The Angry Birds game has been downloaded over 300,000,000 times and more than 100,000,000,000 angry birds have been shot through the air.  That’s a lot!  In fact, every day people spend over 200,000,000 minutes playing this addictive game.

That is a lot of game time.  I have played Angry Birds and it is not easy–especially when you get to the higher levels.  That doesn’t stop my two boys (kindergarten and second grade) from playing the game, however.  I recognize their achievements with the game.  So despite the increasing level of difficulty, the draw and structure of the game nurtured their growth.

While leadership is included in the title, I believe students can relate to and take away similar lessons from the game.  Dr. Angela Duckworth, Assistant Professor of Psychology at the University of Pennsylvania once wrote the following:

learning is hard. True, learning is fun, exhilarating and gratifying — but it is also often daunting, exhausting and sometimes discouraging. . . .

For many, learning another language, especially Japanese can be a daunting challenge.  Emphasizing the fun and “hooking” the students into practice helps build the skills necessary for overcoming the challenges.  Cultivating the trait of grit in students is one overarching goal that I have for students in my class.

Because I believe in the power of games and I am excited about the possibilities that today’s technology has to offer, I have spent a considerable number of hours researching, investigating,  and testing applications useful in the Japanese classroom.  Below are a few of my favorite applications for the iPhone or iPad.

Kids Fun-Touch the hiragana characters in the correct order to spell out the name of the object. The characters form the word and then a kid's voice pronounces the word.

Hiragana Trace-Practice writing the hiragana characters (katakana trace also available). Make sure you write with the correct stroke order in order to advance to the next character



Japanese My Way-Practice reading/writing hiragana, katakana, and kanji with or without the tracing guide. Dictionary and flash card generator also available.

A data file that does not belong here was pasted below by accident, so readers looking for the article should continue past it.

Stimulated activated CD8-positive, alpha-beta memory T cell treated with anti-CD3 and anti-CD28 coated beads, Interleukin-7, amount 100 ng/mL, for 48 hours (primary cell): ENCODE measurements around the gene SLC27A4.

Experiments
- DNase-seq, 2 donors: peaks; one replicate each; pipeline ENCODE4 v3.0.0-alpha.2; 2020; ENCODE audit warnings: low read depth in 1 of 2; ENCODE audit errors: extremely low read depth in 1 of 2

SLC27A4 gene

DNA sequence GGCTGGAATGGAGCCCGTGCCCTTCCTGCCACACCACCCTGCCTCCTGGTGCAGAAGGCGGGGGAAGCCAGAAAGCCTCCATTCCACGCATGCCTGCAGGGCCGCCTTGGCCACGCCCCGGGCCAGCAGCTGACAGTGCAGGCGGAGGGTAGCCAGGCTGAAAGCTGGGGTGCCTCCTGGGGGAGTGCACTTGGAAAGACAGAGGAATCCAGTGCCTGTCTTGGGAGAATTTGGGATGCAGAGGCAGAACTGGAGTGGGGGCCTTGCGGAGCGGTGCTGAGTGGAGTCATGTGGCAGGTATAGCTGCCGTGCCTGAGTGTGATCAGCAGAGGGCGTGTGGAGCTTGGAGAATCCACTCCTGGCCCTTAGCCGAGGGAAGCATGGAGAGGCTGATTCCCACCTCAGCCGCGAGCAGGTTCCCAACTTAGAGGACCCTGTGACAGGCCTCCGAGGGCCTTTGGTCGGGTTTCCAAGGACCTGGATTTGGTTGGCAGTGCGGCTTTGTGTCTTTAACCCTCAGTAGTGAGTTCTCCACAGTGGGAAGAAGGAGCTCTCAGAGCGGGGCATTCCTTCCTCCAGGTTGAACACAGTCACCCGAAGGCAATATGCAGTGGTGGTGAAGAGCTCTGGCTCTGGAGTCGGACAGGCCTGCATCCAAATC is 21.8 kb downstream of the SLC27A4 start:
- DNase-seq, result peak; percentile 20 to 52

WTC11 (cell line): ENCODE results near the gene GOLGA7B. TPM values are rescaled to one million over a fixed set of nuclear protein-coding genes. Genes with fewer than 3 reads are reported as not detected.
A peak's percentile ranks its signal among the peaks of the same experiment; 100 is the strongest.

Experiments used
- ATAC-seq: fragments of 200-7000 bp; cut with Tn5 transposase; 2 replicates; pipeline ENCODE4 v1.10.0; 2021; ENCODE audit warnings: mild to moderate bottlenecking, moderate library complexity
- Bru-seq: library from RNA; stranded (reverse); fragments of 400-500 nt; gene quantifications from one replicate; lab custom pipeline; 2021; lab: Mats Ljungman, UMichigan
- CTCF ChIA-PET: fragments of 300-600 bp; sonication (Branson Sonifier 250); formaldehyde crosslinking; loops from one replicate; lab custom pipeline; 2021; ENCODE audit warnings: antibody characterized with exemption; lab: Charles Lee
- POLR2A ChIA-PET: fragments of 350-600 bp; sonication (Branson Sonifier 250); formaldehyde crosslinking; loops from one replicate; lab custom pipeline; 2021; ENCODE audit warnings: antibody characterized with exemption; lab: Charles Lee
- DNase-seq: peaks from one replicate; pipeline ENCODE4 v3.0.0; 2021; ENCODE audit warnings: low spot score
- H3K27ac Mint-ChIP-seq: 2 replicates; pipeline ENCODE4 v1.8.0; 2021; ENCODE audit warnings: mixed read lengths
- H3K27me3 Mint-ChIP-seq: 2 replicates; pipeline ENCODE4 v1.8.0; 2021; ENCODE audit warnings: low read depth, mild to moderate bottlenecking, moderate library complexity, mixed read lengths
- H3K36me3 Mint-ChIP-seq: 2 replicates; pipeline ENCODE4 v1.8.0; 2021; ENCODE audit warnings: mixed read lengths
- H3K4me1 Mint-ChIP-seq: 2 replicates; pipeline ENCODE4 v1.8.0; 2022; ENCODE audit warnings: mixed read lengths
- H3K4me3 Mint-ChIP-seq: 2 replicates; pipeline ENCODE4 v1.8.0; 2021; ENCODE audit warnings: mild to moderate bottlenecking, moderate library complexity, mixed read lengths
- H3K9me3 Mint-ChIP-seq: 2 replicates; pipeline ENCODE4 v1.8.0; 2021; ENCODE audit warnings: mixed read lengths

These games have definitely been a motivator for students.  What is even more exciting than the impact in the classroom is what has happened outside of the classroom.   There were several students (or their parents) that  downloaded these applications to their own devices.  With this occurring, students were making use of their commute time and other time outside of class to strengthen and improve their language skills.  It was fun, engaging, and self-directed.  This year, I even had one first grader move ahead of the class and learn katakana in addition to hiragana–wow!


Original board game (#1) designed by a student

For an advanced non-native Japanese class in the fourth grade, students went a step beyond game playing and into game designing.  Students learned vocabulary related to game playing, designed and created their original board game, and then played (in Japanese) with their classmates.  Here are a few students examples.  


Original game (#2) designed by a student

Next year as fifth graders, the students will once again bring out their game boards to review their game playing vocabulary in preparation for the fifth grade exchange visit with Katoh Gakuen.   For the next school year (and beyond) I encourage my students to keep “game playing” and follow the simple rules from Japanese Sports Day–